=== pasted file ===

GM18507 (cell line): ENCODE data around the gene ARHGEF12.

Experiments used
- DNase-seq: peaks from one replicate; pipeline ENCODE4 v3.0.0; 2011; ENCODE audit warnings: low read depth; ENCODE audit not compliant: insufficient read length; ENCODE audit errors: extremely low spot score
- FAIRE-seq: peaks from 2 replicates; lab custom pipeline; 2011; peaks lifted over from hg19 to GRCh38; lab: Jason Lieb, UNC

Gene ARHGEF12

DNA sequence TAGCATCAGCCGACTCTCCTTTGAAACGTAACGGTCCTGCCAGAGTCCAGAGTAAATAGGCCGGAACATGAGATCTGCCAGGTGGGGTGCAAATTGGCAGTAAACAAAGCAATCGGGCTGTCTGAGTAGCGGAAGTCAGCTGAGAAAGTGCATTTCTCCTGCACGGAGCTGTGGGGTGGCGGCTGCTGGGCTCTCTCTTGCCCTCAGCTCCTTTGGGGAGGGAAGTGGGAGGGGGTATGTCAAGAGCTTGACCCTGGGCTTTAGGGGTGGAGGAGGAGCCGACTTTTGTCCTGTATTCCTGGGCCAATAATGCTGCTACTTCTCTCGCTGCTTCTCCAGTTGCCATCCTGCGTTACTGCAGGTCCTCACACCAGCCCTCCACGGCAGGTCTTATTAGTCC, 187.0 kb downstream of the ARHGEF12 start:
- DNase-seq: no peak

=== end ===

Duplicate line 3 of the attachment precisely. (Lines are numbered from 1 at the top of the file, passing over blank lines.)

- DNase-seq: peaks from one replicate; pipeline ENCODE4 v3.0.0; 2011; ENCODE audit warnings: low read depth; ENCODE audit not compliant: insufficient read length; ENCODE audit errors: extremely low spot score